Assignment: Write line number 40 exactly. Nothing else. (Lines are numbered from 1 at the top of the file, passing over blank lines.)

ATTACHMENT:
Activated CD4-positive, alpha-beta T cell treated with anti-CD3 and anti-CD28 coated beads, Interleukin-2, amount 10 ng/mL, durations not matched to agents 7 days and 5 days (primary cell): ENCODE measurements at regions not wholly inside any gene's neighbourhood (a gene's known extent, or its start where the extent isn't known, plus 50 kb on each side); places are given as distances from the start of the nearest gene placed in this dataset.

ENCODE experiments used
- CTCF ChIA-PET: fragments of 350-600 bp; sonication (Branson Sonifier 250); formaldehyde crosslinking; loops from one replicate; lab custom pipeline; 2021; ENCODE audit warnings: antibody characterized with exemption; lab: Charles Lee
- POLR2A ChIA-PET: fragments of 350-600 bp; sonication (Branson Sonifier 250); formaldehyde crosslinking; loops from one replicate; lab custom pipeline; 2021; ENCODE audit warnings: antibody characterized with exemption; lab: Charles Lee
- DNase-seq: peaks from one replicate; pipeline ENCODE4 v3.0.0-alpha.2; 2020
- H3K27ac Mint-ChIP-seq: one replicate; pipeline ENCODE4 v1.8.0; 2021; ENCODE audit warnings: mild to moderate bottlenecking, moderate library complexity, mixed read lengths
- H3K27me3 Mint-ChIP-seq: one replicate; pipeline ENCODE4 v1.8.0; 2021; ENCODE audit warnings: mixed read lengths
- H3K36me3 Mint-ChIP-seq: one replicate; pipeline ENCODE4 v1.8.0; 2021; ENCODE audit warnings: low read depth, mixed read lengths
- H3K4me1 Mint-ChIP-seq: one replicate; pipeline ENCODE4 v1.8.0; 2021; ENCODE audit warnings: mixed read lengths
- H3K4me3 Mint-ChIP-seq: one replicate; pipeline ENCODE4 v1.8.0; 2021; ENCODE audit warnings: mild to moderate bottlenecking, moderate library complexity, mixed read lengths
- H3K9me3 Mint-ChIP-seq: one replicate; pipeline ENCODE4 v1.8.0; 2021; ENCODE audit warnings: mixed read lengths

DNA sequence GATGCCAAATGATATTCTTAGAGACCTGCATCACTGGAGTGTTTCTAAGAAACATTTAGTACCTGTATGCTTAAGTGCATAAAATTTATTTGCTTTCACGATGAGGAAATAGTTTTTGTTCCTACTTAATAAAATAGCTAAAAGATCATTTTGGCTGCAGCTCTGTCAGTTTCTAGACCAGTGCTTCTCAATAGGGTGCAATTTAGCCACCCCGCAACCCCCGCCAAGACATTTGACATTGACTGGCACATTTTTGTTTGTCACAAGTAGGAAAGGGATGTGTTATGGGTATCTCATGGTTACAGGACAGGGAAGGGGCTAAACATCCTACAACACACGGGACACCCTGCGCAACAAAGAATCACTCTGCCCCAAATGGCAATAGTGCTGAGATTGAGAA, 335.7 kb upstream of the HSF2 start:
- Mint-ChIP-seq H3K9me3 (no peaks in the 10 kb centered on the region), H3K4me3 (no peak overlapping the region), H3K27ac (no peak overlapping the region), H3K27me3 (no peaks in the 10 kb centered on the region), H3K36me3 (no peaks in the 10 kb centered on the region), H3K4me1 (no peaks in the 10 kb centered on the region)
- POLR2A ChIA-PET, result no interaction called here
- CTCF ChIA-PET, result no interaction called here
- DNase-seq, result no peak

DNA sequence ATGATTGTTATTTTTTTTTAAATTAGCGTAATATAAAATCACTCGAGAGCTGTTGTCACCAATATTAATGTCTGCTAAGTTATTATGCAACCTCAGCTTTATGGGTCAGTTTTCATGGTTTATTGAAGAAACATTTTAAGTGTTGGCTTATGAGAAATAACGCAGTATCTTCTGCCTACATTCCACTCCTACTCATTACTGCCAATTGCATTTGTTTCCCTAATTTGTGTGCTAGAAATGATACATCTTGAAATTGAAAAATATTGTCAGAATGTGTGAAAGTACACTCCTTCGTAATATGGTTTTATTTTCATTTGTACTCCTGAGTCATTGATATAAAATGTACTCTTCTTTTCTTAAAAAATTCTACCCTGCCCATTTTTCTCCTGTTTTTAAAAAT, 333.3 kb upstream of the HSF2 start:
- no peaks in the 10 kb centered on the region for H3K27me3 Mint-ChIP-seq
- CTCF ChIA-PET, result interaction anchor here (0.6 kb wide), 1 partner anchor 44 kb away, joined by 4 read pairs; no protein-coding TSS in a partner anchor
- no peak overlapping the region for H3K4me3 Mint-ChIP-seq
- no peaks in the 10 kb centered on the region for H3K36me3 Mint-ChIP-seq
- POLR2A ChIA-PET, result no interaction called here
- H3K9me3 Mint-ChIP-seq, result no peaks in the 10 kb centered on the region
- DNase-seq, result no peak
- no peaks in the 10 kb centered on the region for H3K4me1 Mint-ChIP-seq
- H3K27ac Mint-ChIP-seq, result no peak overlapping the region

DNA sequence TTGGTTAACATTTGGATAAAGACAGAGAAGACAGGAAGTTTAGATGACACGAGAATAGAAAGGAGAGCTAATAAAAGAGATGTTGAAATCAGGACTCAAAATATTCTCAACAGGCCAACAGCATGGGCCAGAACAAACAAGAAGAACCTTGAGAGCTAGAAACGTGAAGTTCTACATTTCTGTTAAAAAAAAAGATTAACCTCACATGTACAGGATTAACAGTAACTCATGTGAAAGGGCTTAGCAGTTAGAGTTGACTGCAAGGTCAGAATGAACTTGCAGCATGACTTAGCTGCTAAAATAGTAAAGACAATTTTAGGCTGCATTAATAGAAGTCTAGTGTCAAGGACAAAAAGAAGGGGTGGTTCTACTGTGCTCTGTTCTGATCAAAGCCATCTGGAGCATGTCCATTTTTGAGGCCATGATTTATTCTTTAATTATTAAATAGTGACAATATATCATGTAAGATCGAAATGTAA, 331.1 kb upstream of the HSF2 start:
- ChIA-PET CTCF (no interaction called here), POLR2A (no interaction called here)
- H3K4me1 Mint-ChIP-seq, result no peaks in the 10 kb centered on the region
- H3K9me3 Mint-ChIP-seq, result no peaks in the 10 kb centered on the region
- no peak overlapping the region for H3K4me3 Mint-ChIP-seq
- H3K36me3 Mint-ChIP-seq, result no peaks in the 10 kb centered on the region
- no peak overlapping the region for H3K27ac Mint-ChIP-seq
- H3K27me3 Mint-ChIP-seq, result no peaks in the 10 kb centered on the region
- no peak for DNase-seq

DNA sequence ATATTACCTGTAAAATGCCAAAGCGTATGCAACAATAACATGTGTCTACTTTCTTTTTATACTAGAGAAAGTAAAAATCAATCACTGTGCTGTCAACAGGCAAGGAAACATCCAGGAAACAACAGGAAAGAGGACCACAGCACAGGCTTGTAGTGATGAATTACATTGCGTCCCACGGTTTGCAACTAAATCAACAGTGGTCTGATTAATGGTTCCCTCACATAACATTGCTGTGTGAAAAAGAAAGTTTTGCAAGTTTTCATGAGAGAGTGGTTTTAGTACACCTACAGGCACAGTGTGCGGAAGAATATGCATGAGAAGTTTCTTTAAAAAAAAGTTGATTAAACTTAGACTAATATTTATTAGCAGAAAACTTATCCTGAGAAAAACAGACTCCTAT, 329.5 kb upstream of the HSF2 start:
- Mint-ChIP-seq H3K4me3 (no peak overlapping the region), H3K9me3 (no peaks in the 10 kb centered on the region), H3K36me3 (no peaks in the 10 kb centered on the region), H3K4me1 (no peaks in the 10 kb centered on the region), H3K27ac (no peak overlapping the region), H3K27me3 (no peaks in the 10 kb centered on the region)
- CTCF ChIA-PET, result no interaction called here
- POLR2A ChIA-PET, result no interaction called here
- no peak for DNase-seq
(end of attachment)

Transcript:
- no peak for DNase-seq